Dogged by an FBI probe leading to witnesses unwilling to testify in the case, the city of Los Angeles has moved is dropping its lawsuit against consulting firm PricewaterhouseCoopers over the botched rollout of a Department of Water and Power billing system that caused many customers to receive wildly inflated bills.
In a statement first reported by the Los Angeles Times, city attorney spokesman Rob Wilcox said key witnesses in the city’s case — David Wright, the former head of DWP, and Paul Paradis, an attorney who formerly did consulting work for the City Attorney’s Office on the issue — invoked their 5th Amendment right against self-incrimination, impairing the city’s ability to proceed with its lawsuit.
“In 2015, the city alleged fraud against PwC in procuring the significant billing system contract from DWP, and, in 2018, withstood PwC’s attempt to dismiss the case through the summary judgment when the court agreed the case could move forward,” Wilcox said.
Wilcox said the city’s claims were set for trial early next year, but DWP’s ability to prove damages “has been severely undermined by the unavailability of key witnesses who have invoked their 5th Amendment right against self-incrimination.”
Wright and Paradis also key figures in an ongoing FBI investigation of the city’s handling of the DWP billing rollout and the ensuing legal battles.
“Unable to overcome the current circumstances, the city is dismissing its case,” Wilcox stated.
The city was trying through the legal action to recoup potentially hundreds of millions of dollars resulting from the 2013 overbilling fiasco. Dismissing the lawsuit could leave the city — and DWP ratepayers — on the hook for those costs and other litigation stemming from the billing rollout.
A 2018 DWP document estimated that the associated costs to comply with the settlement could be as much as $300 million, The Times reported.
New DWP General Manager Martin Adams said Friday the agency is “very disappointed by the turn of events that has led to the withdrawal of litigation that was aimed at holding PWC accountable for their actions.”
“The fact is, we were left with no good legal options to pursue claims due to circumstances beyond the city and the department’s control,” Adams said. “Based on this development, our board has directed that all efforts be taken legally to hold other parties who put us in this position responsible, including those we believe improperly benefited at the expense of our customers through their involvement in the settlement and related work. This includes recovering any payment that may have been unlawfully obtained by anyone in these matters.”
Consumer Watchdog President Jamie Court told The Times that the decision to dismiss the case is an effort to “silence” the investigation. He also questioned whether it was politically motivated, given that City Attorney Mike Feuer has publicly said he is considering running for mayor in 2022.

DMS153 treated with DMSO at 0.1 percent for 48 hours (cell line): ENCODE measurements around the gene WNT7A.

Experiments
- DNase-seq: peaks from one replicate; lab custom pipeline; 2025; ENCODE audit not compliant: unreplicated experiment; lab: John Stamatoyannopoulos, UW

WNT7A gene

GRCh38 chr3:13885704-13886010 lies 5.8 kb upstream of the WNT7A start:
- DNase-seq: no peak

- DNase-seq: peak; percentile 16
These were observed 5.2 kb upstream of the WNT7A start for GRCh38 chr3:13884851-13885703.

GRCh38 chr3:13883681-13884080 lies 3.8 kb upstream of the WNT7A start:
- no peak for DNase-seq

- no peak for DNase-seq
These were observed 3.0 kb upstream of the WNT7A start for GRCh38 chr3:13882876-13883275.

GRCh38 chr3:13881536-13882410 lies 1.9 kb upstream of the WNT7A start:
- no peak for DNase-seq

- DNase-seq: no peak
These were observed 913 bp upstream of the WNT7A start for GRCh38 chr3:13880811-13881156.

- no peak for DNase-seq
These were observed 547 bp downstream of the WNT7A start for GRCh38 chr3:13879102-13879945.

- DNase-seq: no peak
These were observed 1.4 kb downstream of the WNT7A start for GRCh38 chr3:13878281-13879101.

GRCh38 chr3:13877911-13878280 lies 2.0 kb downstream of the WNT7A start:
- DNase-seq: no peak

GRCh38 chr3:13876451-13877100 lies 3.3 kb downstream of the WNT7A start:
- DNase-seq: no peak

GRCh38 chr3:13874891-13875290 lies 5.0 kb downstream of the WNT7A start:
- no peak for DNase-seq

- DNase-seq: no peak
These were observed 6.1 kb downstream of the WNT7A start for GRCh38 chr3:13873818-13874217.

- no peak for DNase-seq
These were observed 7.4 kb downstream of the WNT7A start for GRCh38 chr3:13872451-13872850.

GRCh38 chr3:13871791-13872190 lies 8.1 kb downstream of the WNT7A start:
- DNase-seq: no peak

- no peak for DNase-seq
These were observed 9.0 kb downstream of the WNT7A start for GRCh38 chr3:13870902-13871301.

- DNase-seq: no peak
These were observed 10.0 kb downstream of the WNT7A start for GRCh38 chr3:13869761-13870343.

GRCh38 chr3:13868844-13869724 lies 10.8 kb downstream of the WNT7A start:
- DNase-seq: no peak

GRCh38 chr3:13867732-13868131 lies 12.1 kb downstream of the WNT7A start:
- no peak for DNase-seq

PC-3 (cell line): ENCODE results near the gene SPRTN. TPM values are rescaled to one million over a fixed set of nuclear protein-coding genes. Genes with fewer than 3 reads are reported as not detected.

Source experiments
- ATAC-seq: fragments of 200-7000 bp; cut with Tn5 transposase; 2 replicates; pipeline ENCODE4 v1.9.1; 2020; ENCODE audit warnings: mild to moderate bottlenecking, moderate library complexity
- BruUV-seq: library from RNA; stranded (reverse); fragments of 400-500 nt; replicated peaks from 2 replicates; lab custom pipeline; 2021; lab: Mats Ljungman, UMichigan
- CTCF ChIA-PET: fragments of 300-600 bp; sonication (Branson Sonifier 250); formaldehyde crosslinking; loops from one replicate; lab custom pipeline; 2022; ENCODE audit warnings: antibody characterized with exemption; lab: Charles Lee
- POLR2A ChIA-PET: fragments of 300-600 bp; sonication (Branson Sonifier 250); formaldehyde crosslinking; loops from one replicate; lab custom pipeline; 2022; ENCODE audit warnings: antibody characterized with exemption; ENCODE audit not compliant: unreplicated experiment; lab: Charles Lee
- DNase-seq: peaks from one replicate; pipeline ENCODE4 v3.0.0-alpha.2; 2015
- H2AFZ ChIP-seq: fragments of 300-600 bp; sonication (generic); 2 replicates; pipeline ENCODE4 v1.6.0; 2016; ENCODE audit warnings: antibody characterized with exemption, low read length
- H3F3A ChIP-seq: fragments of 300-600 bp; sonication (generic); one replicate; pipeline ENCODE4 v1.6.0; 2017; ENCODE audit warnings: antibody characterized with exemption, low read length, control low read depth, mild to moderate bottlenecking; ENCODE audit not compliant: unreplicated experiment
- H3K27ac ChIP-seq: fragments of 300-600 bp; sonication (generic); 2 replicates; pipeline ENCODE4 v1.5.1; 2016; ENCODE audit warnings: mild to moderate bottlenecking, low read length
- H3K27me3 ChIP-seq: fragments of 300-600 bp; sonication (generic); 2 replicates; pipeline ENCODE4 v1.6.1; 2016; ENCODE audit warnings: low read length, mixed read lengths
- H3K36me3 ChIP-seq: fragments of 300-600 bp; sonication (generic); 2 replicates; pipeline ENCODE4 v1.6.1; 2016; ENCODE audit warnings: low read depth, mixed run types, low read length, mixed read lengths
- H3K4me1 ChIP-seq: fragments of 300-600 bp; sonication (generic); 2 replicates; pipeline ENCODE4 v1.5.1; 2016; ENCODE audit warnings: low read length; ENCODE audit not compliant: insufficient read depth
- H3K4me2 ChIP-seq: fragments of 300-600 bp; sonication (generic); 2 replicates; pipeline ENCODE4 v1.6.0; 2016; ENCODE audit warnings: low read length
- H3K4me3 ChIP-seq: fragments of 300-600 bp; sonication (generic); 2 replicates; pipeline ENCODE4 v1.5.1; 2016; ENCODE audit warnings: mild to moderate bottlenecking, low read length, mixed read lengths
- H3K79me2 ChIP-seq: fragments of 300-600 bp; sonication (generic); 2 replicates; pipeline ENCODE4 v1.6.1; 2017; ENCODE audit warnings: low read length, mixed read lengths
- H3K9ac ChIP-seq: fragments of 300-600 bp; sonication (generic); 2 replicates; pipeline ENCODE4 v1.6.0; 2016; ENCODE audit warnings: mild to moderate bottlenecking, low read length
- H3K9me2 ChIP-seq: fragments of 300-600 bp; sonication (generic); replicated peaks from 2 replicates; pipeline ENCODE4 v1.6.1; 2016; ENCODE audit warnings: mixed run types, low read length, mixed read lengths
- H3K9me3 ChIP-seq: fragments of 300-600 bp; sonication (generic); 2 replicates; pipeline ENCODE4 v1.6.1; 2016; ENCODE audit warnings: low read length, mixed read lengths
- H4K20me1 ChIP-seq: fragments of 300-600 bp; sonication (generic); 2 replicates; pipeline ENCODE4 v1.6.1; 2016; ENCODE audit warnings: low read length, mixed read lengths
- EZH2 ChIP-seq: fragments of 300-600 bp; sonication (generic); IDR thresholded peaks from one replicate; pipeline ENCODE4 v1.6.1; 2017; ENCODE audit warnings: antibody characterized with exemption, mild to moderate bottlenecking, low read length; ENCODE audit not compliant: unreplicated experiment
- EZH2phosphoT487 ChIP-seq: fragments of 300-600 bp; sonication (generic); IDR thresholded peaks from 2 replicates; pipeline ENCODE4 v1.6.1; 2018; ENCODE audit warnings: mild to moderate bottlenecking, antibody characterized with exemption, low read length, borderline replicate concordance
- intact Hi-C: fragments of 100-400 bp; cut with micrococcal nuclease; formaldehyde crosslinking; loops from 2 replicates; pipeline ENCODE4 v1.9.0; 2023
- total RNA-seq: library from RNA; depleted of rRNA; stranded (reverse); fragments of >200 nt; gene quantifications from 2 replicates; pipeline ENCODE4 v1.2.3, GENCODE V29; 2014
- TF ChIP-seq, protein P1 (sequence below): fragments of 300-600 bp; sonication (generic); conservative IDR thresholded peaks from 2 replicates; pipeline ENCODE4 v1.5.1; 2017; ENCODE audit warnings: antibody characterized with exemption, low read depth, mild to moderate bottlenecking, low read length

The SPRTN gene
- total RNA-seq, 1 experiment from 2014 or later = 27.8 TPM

“The city shouldn’t be allowed to dismiss this case before there’s full disclosure. Ratepayer money is being left on the table,” Court said, according to The Times.
The city sued PricewaterhouseCoopers in 2015 over the company’s handling of the DWP billing system rollout. The botched rollout led to many customers receiving over-inflated bills, prompting a class-action lawsuit and a $67 million settlement.
But the city’s lawsuit against PricewaterhouseCoopers was eclipsed by more recent allegations of fraud and double-dealing by attorneys hired by Feuer to sue the consulting firm, The Times reported. The allegations culminated with a July FBI raid of the DWP’s headquarters and the city attorney’s office.
PricewaterhouseCoopers’ attorney, Daniel Thomasch, told The Times Thursday that the consulting firm intends to pursue monetary sanctions against the city for litigation misconduct.
The firm’s “defense has revealed that the DWP perpetrated a fraud on the court, on (PricewaterhouseCoopers), and on the DWP’s own customers, in its attempt to cover up its own failures,” Thomasch said.
Also on Thursday, the city filed court documents seeking to freeze legal fees given to two attorneys who worked on the class-action lawsuit brought against the DWP over the billing errors, The Times reported. The filing marks the first time that the city moved to recoup money following revelations about the alleged misconduct by attorneys.
Wilcox said in his statement, “As the first step toward returning to the ratepayers’ attorney fees paid to Jack Landskroner, former class counsel in the DWP billing cases, the city, in conjunction with current class counsel, took legal action to freeze those fees and compel Mr. Landskroner to establish what, if any, amounts he should be entitled to retain.”
According to Los Angeles Superior Court documents, the next status hearing related to Landskroner and other matters has been scheduled at 11 a.m. Nov. 26.
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